When Ellizabeth “Lizzy” Jacobson’s father died in 2016 of an overdose, she made her mother a plush blanket to comfort her.
The 12-year-old Janesville girl was a creative person, filling sketchbooks with her drawings and thinking of a career in graphic design, said her mother, Rebecka Coughlin.
Now, Coughlin is holding the blanket in which she and her daughter used to cuddle.
She can no longer hold her daughter. Ellizabeth took her own life Saturday.
Coughlin believes bullying by Ellizabeth’s peers over the past two years played a role in her death.
Her father’s death was bad enough, but the bullying started right afterward, Coughlin said.
“Kids would tell her he died because he didn’t want to be around her anymore,” Coughlin said.
She also was told she needed to die like her father did.
Her father’s death “was like this big open, sore wound, and they were just, like, throwing rocks into it,” Coughlin said.
“They all loved her before her dad died, and then she felt like her world just crumbled,” Coughlin said. “I don’t know if it’s easy to teach kids understanding on a subject like that, but they should be more sympathetic to it.”
Coughlin said her daughter was loving and could be joyful and also adamant about what she wanted.
Ellizabeth had decided she didn’t want to continue with counseling she had started after her father’s death, for example.
“She was a goof ball. She was definitely not quiet,” Coughlin said. “She had ADHD, and she was kind of in your face... Everybody was very aware she was in the room.”
Some days, she would wake up, play music and dance around her room.
When Coughlin’s best friend died two weeks ago, “she was there to hold me and let me cry on her shoulder and pat my back and tell me, ‘Everything will be OK, Mom,’” Coughlin said.
Ellizabeth started faking illness in fifth grade to avoid the hurt at school, Coughlin said.
“I tried to tell her, ‘Don’t listen. You are beautiful. You are smart. You are strong. You can do anything. If these kids are trying to tear you down, it’s because they’re insecure with themselves.’”
She entered sixth grade at Franklin Middle School this year, and the harassment got worse, Coughlin said.
Friends from Madison Elementary School drifted away, but one of those ex-friends invited her for a sleepover this spring, and she was excited to reconnect.
“It was all she could talk about for a couple of days because she missed her friend,” Coughlin said.
But a third girl joined the sleepover, and the two teased Ellizabeth and took her phone. Coughlin had to pick up her upset daughter that night.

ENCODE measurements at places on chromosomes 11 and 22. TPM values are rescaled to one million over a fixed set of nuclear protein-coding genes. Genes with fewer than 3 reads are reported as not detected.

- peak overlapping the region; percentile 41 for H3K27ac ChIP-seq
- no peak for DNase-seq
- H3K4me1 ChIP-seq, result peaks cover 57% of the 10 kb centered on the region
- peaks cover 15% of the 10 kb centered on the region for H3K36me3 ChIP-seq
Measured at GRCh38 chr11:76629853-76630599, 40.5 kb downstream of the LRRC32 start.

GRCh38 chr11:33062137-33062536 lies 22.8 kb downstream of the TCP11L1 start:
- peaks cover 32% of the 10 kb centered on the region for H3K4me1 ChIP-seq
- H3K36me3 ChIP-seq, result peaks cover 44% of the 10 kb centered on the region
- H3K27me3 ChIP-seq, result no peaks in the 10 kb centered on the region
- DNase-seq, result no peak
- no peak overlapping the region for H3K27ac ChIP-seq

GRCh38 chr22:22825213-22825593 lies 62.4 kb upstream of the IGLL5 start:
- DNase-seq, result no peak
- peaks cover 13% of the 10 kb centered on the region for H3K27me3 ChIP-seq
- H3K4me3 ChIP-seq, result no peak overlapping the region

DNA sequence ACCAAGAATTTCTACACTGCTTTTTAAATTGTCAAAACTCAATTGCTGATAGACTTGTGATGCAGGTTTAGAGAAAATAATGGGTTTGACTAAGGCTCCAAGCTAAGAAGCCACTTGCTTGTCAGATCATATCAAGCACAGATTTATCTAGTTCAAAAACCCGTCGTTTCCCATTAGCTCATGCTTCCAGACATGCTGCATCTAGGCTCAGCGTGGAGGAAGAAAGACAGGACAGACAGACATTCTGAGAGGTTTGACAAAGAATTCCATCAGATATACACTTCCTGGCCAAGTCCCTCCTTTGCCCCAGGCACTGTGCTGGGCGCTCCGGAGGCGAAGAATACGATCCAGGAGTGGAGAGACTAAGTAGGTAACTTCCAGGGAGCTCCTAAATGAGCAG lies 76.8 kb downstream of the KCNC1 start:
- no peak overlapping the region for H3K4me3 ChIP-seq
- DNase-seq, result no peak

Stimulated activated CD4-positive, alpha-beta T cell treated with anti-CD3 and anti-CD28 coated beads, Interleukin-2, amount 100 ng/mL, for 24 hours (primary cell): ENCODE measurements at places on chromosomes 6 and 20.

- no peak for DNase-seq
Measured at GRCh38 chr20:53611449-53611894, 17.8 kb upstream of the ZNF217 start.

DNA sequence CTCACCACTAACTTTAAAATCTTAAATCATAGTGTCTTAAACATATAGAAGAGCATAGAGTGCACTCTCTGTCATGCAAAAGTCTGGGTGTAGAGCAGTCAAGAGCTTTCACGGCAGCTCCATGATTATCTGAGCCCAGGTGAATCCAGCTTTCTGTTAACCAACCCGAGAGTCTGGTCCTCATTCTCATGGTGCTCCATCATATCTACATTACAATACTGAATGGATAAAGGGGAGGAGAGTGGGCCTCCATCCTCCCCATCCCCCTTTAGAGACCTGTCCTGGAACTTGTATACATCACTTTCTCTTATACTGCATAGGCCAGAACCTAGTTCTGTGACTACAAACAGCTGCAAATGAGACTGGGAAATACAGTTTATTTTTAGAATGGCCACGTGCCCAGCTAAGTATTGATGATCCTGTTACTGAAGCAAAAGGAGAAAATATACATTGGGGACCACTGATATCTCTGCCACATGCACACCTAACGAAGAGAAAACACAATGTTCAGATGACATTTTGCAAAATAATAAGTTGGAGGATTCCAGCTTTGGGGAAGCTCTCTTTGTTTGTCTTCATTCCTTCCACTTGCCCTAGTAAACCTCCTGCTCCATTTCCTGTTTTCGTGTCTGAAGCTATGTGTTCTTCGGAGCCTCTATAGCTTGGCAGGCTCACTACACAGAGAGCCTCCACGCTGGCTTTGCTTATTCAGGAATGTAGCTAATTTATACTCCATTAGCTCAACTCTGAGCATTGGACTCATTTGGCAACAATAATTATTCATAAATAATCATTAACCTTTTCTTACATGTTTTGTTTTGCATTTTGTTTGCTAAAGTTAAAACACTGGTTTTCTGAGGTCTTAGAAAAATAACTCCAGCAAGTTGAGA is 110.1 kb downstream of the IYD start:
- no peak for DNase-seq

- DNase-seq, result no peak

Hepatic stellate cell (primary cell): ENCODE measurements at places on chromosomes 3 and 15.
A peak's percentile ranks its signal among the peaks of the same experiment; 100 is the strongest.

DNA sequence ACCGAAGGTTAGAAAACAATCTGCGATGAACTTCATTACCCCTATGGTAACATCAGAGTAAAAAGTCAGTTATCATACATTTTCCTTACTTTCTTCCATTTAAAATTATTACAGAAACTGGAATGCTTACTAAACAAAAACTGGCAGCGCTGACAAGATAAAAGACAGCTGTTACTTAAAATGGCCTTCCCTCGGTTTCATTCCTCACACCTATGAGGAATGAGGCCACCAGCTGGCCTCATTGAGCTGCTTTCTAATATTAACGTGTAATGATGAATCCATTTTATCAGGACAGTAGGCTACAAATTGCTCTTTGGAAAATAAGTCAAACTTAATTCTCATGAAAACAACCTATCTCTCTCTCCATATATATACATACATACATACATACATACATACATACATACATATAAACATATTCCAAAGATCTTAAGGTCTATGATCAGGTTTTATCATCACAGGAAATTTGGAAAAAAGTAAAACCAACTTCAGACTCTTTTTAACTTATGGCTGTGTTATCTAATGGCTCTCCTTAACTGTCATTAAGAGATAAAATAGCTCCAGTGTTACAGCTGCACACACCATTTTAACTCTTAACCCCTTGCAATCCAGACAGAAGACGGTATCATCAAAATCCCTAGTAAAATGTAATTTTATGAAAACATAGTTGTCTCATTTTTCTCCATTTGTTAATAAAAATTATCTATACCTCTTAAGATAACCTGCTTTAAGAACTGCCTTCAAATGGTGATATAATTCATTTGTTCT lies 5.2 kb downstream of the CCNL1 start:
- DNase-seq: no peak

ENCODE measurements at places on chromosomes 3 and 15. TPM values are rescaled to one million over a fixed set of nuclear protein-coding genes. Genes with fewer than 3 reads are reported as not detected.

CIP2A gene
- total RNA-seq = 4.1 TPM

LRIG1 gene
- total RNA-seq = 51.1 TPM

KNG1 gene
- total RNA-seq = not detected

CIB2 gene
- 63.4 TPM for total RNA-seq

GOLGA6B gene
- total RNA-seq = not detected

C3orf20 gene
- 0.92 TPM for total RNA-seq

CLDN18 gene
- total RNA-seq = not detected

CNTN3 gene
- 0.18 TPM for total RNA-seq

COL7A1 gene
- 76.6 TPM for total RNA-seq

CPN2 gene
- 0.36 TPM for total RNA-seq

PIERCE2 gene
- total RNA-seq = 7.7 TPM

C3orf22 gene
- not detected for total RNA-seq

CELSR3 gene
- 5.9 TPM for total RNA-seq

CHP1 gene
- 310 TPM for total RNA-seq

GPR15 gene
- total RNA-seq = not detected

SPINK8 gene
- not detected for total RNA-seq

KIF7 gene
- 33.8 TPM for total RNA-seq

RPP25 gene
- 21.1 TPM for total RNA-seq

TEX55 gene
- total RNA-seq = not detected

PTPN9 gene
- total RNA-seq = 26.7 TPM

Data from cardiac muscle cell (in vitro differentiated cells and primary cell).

In another recent incident, a boy pulled at her bra strap.
Coughlin and Coughlin’s mother complained to school officials, who said they would talk to the offenders.
Officials told them other students also reported Ellizabeth was being bullied, Coughlin said.
But it didn’t help, and Coughlin doesn’t understand why nothing could be done, she said.
The school district has a longstanding bullying policy that forbids it and requires staff members to report bullying they witness.
“The staff works hard to model respectful behavior and ensure that students treat each other politely and in a caring manner,” school district spokesman Patrick Gasper said in a statement. “Let’s be clear that we would certainly act if any bullying in school was reported and substantiated.
“We need the help of friends and family to extend our efforts beyond the school day/buildings,” the statement said.
Franklin Middle School on Tuesday issued a letter to parents and staff, saying Ellizabeth died unexpectedly.
“For those of you who knew Ellizabeth, we ask that you remember her as the kind-hearted young woman that she was. For those of you who did not know Ellizabeth, we ask that you respect our sadness and support us with your understanding,” the letter reads.
The district is providing staff to anyone who needs help dealing with the loss.
Unlike many modern tales of bullying, this one does not include social media, as far as Coughlin knows. Ellizabeth stayed away from the more popular social media.
Ellizabeth still had friends—misfits all—and on Thursday Ellizabeth told her mother, “I’m going to start helping people, Mom.”
She said she was taking her friends on walks during gym class and talking about how they could deal with their stress.
Coughlin said she was looking into online schools and hoping Ellizabeth could just finish the school year at Franklin. Now, she feels guilty she didn’t take her out of school sooner.
Coughlin is hoping for more than just a blanket to remember her daughter. She’s hoping good will come of her death, and some things already have.
Everywhere she goes, Coughlin is hearing expressions of sorrow and support, often from strangers, for her thoughts about ending bullying.
Coughlin heard from parents who visited Franklin on Tuesday, upset about what happened and not wanting it to happen to anyone else.
And she has heard from Lizzy’s friends, who are planning an anti-bullying float for the Labor Day parade.
“I’m so glad she won’t be dying in vain,” Coughlin said. “... And I know I’m going to do whatever I can to stand against this.
“I won’t let this happen again.”